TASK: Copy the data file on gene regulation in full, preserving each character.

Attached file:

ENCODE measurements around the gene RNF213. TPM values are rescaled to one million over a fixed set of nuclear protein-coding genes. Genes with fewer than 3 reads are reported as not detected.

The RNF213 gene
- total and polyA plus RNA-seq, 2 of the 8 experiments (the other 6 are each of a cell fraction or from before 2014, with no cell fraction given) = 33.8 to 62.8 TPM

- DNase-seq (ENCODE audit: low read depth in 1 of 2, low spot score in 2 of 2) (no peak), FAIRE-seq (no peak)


ENCODE measurements around the gene RNF213. TPM values are rescaled to one million over a fixed set of nuclear protein-coding genes. Genes with fewer than 3 reads are reported as not detected.

The RNF213 gene
- total and polyA plus RNA-seq, 2 of the 8 experiments (the other 6 are each of a cell fraction or from before 2014, with no cell fraction given) = 33.8 to 62.8 TPM

- DNase-seq (ENCODE audit: low read depth in 1 of 2, low spot score in 2 of 2) (no peak), FAIRE-seq (no peak)